In 1955 A. G. Puttock inherited a piece of furniture from his grandfather and inside a drawer he found a screwed-up piece of paper on which was written “Melon Seed, 1887”.
Puttock sowed the seeds and all 14 germinated and grew into healthy plants. Saving seed in the old days was the norm and there’s no reason we can’t produce excellent seed in our own backyards. Plants grown from these seeds will gradually become acclimatized and probably grow better than imported ones, enabling us to become more self-sufficient.
Annuals like peas, beans and corn can be picked the same year they fruit while biennials like carrots and lettuce must be left to overwinter before they’ll send up a seed stalk the next year.
Dig up biennials in the spring and move them to a bed that won’t get watered so they’ll dry out. Seeds are ready to harvest when 10 per cent of the crop has dried and fallen off as vigour improves with maturity.
Problems only arise with varieties of plants that cross-pollinate with each other, like zucchini and winter squash so it is wise to either grow them as far apart as possible, grow varieties that don’t flower at the same time, or fertilize the flowers yourself with anthers from the same variety. One could also grow one variety per year, alternating the years. I’ve saved decent seeds from acorn squash that was planted around the corner and 50 feet away from my zucchini.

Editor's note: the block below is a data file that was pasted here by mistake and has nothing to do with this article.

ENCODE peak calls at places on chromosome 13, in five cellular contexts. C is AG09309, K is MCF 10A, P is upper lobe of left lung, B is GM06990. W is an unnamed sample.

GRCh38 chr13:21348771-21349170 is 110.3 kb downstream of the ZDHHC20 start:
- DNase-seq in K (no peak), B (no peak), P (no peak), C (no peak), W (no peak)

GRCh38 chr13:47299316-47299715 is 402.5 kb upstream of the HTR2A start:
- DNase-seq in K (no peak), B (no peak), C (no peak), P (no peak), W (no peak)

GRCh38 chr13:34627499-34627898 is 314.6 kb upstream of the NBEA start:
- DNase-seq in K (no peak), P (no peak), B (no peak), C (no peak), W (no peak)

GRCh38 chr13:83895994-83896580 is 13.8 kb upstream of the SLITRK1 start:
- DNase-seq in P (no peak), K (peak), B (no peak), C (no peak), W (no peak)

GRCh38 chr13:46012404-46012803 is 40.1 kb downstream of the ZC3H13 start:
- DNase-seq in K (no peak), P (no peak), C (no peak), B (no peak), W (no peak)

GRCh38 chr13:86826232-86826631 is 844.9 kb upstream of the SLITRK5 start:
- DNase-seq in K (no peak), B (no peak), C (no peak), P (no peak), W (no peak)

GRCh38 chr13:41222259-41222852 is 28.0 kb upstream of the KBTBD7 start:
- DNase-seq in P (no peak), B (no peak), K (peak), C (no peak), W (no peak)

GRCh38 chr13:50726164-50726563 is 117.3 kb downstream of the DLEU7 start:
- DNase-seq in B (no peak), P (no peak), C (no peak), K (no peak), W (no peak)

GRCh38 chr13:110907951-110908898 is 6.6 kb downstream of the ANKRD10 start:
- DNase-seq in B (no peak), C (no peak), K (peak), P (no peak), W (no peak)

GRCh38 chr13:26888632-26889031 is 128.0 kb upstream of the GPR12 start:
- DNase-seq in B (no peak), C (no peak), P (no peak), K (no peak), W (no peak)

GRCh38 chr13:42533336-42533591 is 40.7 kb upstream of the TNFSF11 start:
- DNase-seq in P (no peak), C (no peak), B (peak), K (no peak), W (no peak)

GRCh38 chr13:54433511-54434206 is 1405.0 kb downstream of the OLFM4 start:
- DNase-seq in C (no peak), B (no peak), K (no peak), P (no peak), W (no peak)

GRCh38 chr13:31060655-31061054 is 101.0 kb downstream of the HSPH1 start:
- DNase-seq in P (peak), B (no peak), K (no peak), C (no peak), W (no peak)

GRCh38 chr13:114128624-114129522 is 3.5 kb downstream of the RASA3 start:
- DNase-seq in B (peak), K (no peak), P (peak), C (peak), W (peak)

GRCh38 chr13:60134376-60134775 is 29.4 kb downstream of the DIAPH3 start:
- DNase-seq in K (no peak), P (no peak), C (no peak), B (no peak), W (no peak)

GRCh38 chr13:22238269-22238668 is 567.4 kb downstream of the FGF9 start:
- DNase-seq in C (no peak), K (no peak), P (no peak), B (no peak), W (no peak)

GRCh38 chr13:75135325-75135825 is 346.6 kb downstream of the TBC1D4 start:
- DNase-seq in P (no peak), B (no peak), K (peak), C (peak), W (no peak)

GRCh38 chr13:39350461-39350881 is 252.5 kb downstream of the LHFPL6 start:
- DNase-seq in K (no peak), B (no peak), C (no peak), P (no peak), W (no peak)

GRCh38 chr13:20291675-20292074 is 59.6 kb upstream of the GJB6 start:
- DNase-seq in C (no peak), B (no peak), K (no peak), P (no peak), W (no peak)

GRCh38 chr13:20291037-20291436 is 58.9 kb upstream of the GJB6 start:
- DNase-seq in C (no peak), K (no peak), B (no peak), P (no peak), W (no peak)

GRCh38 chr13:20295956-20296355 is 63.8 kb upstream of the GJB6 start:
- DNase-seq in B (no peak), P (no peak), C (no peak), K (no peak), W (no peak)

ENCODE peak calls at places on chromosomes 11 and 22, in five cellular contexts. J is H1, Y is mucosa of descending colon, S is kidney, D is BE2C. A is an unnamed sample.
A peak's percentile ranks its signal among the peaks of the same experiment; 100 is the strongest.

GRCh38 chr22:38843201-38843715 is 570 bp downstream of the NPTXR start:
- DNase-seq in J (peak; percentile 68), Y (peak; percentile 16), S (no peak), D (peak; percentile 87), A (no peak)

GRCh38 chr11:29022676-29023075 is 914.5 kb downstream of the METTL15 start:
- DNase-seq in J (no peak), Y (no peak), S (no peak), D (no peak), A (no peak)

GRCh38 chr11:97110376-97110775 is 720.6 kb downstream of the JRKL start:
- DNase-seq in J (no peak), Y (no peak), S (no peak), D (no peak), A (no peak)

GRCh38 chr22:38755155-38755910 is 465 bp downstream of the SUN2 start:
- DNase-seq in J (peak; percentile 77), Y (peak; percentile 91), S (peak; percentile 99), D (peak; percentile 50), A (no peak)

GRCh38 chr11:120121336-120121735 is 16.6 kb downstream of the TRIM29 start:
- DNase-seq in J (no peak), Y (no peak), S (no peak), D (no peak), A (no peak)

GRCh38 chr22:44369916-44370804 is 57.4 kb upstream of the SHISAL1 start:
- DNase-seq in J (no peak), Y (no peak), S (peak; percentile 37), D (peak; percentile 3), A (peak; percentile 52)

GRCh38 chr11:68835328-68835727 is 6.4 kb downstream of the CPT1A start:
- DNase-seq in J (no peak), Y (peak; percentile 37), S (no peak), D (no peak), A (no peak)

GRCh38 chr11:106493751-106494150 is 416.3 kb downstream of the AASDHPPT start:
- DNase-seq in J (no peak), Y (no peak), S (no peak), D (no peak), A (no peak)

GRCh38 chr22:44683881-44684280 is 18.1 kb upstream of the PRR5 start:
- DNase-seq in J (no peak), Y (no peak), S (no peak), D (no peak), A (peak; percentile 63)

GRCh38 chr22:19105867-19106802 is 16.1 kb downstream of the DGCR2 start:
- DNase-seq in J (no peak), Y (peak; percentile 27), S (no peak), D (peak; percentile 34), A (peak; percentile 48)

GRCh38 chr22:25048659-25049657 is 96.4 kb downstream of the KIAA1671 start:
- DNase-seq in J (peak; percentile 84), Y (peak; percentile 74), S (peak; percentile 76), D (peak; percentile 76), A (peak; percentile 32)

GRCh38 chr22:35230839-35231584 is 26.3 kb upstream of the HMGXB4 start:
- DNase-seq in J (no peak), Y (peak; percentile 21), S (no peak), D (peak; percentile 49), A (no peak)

When accepting seeds that cross-pollinate from another gardener, make sure the person has followed this advice because you might not like the resulting product. Lists of plants that cross-pollinate are available on the internet.
Plants like tomatoes and cucumbers that produce wet seeds should be dead ripe, even overripe when picked for seed. Scoop out the seeds and pulp, put this into a jar with some water and let it ferment, giving it a stir now and then. Fermentation helps to remove a protective coat that prevents the seed from sprouting and also inoculates the seed against disease. After about five days, squeeze the mash for a bit, stir it up and let it settle. Viable seeds sink to the bottom, so pour off the top layer, strain the rest out and dry the seeds off.
I put dried seeds of each variety into labeled envelopes and store them in jars containing a packet of desiccant to help keep them dry, and keep these jars in a cold, dry room. Seeds stored this way will last much longer than ones put into a cardboard box and kept under the bed beside those hockey skates no one ever uses because we don’t get winter anymore.